The Framers, famously wary of tyranny of the majority, devised a system of governance to protect minority rights and promote deliberation without a filibuster. The Federalist Papers outline how checks and balances, federalism, and other structural mechanisms prevent abuses of power, suppression of minority interests, and rash government action. The Framers clearly feared tyrannical majorities and an overly powerful legislature. However, even they deemed a supermajority cloture requirement unnecessary, undermining the argument that the filibuster enhances the Senate’s intended function.
Furthermore, the filibuster lacks a firm historical foundation to support its constitutionality.3 A high-minded commitment to debate did not motivate the filibuster. Rather, the Senate accidentally opened the door for it in 1806 because they deemed the original debate-ending mechanism unnecessary. Even then, no Senator exploited this mistake until 1837, when rising partisanship fostered more obstructionist tactics.
Proponents of the filibuster claim that the Senate effectively affirmed the constitutionality of its cloture rules during every filibuster or cloture motion since the 1800s. However, the persistence of a practice does not legitimize it. This is especially true for a practice like the filibuster, which inherently impedes revision, violating “anti-entrenchment,” a principle that forbids a past legislature from binding a current legislature to a rule or practice it would otherwise reject.4 Because a supermajority is necessary to eliminate the supermajority requirement for cloture, a formal change to Senate rules is virtually impossible because minority senators have no incentive to cede their power.
While the filibuster is theoretically constitutional, its current usage violates the Constitution because its obstructionist function has overtaken its debate-enhancing potential. Rather than promoting debate, it effectively imposes an unconstitutional supermajority requirement on the Senate to pass virtually any piece of legislation. Ultimately, the filibuster’s problems have arisen out of its implementation. As political parties solidified and polarization increased, so did the incentives for politically motivated obstruction. If senators genuinely used the filibuster to continue productive debate and moved to a vote after sufficient discussion, it may pass constitutional muster. However, today’s divisive political climate and the long-standing violation of those standards make it impossible to return to old norms. Unless the Senate reforms the filibuster to curb its obstructionist implementation and restore its deliberative function, it must be abandoned on constitutional grounds.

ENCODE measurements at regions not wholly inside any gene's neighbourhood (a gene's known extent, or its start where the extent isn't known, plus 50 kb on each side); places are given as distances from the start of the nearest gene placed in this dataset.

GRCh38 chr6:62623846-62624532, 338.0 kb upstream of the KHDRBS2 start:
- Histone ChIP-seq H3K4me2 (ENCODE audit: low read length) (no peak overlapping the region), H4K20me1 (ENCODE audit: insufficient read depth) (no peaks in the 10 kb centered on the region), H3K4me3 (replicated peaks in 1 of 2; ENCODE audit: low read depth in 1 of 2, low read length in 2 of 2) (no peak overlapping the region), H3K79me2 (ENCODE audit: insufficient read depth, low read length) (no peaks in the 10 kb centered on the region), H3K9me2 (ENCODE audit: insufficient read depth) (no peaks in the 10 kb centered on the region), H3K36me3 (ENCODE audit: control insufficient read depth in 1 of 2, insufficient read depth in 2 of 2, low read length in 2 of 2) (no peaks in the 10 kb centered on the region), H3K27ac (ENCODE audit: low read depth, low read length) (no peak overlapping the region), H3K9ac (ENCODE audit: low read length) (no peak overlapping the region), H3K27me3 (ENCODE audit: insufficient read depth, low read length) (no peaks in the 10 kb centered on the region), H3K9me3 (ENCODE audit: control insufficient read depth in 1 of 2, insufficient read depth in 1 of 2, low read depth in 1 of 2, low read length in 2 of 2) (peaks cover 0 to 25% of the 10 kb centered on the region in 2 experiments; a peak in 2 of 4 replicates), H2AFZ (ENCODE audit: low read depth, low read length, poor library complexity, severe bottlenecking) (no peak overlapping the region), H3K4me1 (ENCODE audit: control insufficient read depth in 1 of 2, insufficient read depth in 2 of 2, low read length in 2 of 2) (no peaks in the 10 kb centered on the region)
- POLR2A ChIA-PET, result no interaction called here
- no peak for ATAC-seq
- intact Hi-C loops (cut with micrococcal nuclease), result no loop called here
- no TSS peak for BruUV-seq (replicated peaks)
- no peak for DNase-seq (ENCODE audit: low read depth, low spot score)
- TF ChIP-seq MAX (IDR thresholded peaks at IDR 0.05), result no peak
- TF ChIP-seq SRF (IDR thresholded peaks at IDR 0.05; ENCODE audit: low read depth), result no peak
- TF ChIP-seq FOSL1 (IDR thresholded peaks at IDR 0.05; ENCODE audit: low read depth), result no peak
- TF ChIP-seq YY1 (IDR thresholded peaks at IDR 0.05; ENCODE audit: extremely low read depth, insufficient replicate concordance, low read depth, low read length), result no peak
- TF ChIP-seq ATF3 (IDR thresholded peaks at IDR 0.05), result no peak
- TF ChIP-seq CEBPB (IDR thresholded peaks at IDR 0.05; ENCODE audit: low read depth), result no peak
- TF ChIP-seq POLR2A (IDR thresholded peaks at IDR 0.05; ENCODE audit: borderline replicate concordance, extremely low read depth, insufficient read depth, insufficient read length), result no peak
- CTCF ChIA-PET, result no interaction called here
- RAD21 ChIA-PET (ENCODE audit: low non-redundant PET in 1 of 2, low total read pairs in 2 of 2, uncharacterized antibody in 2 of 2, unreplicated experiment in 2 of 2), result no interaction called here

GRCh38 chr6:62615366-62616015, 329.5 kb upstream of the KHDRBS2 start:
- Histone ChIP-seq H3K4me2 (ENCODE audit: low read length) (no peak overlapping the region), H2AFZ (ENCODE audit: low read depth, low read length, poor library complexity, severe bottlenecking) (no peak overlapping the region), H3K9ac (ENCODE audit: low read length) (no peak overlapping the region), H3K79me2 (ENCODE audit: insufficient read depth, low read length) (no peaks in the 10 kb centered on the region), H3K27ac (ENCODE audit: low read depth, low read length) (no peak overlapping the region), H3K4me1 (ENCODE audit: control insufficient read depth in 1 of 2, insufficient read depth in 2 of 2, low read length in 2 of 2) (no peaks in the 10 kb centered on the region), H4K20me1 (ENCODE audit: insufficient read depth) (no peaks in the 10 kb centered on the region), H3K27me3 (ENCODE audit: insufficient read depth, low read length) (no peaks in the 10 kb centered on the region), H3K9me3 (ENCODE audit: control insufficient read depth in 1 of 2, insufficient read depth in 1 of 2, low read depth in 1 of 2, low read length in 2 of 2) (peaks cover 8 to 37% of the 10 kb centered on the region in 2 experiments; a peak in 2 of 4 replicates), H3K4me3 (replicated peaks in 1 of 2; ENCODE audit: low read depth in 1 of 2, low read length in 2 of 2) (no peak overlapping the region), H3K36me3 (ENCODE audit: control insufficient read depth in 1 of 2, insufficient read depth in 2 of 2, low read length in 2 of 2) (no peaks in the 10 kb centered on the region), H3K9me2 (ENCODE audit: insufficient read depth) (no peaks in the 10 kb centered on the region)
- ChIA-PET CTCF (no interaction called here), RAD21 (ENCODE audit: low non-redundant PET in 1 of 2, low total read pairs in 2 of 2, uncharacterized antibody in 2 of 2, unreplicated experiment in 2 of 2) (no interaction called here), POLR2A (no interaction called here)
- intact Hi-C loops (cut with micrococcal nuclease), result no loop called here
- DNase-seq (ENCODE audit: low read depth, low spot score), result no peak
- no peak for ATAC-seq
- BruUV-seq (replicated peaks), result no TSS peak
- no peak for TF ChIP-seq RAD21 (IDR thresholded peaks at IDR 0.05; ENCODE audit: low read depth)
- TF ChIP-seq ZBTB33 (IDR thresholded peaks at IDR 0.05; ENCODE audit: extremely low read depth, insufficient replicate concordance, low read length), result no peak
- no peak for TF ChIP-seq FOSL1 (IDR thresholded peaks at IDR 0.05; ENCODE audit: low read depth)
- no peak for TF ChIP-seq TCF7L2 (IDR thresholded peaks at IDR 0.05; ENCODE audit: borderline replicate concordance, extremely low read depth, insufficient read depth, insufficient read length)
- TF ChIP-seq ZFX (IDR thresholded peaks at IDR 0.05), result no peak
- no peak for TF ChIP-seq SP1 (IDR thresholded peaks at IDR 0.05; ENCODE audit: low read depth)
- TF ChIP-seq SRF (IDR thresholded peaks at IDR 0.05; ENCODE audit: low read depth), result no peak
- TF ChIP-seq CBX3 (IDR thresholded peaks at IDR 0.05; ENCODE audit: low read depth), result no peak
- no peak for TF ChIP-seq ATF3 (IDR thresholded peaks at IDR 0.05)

1 The three-fifths majority requirement only applies to regular legislation. The Senate can pass bills related to government spending and fiscal policy through the budget reconciliation process, which allows bills to pass with a simple majority. However, all legislation unrelated to the budget requires a supermajority because of the threat of a filibuster.
2 More issues of constitutionality arise when the filibuster is used to prevent presidents from appointing officials and judges to certain positions. Because the Constitution grants this power of appointment to the President with “the Advice and Consent of the Senate” without specifying a supermajority requirement (as it does in other provisions), a filibuster that effectively imposes a supermajority requirement and hinders the President’s constitutionally defined power is likely unconstitutional. However, the filibuster for presidential nominees has already been eliminated, so this issue is moot.
3 While not central to the question of constitutionality, the filibuster’s history is ugly. Southern Senators repeatedly exploited the filibuster to preserve Jim Crow laws and block civil rights legislation. Far from protecting minority rights, the filibuster enabled a congressional minority to preserve a brutally racist system and prevent the mitigation of racial minorities’ oppression.
4 While the anti-entrenchment principle is not explicit in America’s founding documents, it impedes governance and is commonly invoked when discussing legislative procedure.